1. When considering the last two (2) quotations from the founding affidavit, it appears the Applicant’s position regarding the consultant has moved from; a recommendation, to; an agreement. In the earlier statement the Applicant’s position was that it recommended to the union that the latter should not take industrial action pending the outcome of the salary review exercise. In the latter statement the Applicant appears to be certain that it concluded an agreement with the union to the effect that an industrial action will not proceed until the report on the salary review exercise is finalised and that its implementation is subject to approval by the Applicant’s principals.

  1. The union has denied the alleged agreement with the Applicant and it stated as follows in its evidence:


12.1 The contents are vehemently denied. The Applicant did not advise us about the consultant during the 2015/16 salary negotiations, but raised the issue at conciliation and even then, the parties did not agree to engage a consultant;”

(Underlining added)

(Record page 42)


12.2 Moreover, there was no agreement between the parties to engage the consultant, hence the issuance of the certificate of unresolved dispute. The 1st Respondent did partake in the salary review because it is the Applicant’s policy to review salaries every three years. If the Applicant wanted the salary review policy to be amalgamated with the cost of living salary increase, it should have approached CMAC in terms of Section 86(9) of the Industrial Relations Act, so that an agreement incorporating both issues be signed by the parties.”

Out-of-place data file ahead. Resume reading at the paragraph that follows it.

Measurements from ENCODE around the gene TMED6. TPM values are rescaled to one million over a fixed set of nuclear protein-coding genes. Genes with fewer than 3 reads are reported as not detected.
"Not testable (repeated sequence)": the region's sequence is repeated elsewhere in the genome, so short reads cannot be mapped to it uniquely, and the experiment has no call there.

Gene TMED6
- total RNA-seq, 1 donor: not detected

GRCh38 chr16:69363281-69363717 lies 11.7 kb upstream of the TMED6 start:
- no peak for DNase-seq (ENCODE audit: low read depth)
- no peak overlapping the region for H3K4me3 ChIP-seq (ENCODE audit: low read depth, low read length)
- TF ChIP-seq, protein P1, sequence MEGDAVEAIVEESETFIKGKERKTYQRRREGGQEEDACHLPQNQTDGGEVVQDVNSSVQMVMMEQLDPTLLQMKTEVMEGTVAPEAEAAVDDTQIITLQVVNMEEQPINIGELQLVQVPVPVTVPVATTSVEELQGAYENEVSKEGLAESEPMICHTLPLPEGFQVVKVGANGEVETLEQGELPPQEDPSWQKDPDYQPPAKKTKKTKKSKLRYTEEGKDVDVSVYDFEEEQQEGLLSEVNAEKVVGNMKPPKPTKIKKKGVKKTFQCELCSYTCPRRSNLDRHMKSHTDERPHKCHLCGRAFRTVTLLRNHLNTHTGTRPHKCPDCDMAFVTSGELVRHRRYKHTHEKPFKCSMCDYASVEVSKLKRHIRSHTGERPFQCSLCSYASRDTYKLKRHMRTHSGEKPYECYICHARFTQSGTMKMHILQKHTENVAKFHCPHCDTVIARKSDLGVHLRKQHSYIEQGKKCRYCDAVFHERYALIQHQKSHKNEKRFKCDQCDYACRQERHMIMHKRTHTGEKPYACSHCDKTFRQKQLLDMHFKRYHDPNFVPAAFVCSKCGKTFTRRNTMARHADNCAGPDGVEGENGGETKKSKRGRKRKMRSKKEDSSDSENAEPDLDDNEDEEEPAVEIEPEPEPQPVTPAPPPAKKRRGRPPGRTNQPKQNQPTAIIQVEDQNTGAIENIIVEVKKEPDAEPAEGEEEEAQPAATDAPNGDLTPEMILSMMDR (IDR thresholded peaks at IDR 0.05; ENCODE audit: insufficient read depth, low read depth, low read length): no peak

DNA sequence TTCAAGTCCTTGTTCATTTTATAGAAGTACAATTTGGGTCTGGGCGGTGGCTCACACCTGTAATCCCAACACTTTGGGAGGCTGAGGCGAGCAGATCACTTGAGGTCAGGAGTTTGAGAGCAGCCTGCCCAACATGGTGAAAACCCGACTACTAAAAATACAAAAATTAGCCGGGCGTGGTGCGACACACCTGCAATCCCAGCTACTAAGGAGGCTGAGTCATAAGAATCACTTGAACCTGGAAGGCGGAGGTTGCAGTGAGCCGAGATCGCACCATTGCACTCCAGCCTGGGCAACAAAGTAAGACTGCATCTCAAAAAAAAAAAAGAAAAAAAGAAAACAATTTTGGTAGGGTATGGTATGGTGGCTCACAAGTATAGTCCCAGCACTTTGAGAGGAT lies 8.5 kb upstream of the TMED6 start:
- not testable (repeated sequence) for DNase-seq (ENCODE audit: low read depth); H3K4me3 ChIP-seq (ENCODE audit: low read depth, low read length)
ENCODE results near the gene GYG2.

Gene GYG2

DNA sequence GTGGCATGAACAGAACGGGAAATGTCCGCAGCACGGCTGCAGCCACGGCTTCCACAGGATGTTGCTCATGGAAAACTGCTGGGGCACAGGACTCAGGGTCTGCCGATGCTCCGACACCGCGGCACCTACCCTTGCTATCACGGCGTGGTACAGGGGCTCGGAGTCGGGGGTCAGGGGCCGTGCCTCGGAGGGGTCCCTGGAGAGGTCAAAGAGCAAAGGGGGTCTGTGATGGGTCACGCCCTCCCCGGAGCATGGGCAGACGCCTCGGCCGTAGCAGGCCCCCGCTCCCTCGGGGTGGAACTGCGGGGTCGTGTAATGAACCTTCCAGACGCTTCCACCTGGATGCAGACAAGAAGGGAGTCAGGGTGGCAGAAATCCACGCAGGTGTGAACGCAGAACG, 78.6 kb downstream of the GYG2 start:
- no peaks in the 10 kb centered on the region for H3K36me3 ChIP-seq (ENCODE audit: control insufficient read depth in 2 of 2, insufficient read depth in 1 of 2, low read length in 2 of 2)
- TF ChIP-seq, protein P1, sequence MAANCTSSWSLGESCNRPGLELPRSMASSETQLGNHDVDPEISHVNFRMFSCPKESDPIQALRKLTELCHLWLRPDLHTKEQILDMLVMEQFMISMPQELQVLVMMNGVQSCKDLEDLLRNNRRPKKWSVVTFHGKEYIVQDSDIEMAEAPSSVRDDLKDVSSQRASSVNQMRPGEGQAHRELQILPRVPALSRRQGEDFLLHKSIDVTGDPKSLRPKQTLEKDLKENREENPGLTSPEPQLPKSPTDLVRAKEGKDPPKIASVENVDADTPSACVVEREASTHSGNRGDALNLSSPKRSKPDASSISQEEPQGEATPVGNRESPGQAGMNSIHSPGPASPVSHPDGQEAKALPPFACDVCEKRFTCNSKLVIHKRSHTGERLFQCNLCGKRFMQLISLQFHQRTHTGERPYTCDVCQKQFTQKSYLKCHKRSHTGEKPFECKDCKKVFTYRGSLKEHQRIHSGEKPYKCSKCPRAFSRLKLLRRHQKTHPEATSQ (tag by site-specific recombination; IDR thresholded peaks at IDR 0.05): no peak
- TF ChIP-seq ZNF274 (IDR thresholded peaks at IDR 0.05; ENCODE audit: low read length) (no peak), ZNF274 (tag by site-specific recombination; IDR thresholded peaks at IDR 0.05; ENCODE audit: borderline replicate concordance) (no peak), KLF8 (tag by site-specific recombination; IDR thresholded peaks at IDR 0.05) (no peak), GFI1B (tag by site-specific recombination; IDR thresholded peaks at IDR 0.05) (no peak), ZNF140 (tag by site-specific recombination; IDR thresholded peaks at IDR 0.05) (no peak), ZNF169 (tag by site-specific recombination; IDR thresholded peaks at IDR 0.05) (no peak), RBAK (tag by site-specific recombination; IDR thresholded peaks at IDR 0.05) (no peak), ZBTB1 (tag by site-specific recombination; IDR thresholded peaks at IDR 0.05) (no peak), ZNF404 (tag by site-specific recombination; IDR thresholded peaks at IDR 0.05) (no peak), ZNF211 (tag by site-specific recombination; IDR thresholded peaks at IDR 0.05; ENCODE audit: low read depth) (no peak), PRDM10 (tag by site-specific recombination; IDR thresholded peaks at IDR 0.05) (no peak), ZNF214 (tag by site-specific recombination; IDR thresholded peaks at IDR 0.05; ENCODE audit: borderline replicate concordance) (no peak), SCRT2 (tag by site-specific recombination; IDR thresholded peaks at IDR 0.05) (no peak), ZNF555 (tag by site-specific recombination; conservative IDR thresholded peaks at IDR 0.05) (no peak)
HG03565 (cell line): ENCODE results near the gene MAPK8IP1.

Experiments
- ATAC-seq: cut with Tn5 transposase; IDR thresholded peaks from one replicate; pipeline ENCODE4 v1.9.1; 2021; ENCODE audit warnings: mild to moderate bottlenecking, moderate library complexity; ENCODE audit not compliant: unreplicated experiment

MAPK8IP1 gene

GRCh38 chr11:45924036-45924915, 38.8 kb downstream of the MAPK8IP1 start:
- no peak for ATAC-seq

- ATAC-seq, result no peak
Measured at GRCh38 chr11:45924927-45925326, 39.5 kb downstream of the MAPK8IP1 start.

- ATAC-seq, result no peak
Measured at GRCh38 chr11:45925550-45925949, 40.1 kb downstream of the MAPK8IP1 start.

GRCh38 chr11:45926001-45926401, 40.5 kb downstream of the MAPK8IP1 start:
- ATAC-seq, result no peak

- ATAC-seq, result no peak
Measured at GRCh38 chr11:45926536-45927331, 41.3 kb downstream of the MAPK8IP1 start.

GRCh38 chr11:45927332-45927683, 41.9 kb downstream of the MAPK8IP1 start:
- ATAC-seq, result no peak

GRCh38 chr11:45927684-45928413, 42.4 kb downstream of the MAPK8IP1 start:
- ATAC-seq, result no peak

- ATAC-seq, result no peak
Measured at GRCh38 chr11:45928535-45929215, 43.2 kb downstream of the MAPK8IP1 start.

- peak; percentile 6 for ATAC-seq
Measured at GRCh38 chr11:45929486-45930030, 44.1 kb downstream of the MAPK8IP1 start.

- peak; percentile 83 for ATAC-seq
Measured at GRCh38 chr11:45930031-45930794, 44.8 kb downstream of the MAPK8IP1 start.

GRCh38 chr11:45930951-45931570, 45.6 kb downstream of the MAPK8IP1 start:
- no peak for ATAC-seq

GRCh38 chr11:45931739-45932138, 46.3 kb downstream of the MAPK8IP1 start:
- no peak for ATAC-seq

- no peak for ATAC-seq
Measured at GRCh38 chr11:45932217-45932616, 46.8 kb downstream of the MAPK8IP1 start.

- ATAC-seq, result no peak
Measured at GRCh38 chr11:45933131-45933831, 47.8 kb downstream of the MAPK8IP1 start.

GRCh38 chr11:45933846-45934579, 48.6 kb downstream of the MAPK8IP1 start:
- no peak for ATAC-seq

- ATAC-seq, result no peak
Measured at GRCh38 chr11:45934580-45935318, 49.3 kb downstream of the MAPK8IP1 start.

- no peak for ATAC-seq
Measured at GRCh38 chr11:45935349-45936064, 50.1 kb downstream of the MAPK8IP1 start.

(Underlining added)

(Record page 41)

The union has denied that it agreed to the Respondent’s proposal that their dispute be determined by a consultant. The union added that if there had been an agreement it would have been concluded in writing.

  1. According to the Applicant, after the conciliation meeting, it engaged a consultant to review the salaries and allowance of its employees. The same issues that the union had reported as a dispute (and in respect of which the commission had issued a Certificate of Unresolved Dispute), were referred to the consultant (by the Applicant), for review. The Applicant stated as follows in the founding affidavit.

13.1 “The issue in dispute is about a salary increment of the first respondents’ members. After a conciliation meeting at CMAC[Commission] about the same issue in or around October 2016 the first respondent was advised that all salaries and allowances of their members was,[were] going to be reviewed by an independent consultant, LCC Capital Consulting (Pty) Ltd, and then the applicant was going to implement the consultant’s report after obtaining relevant approvals.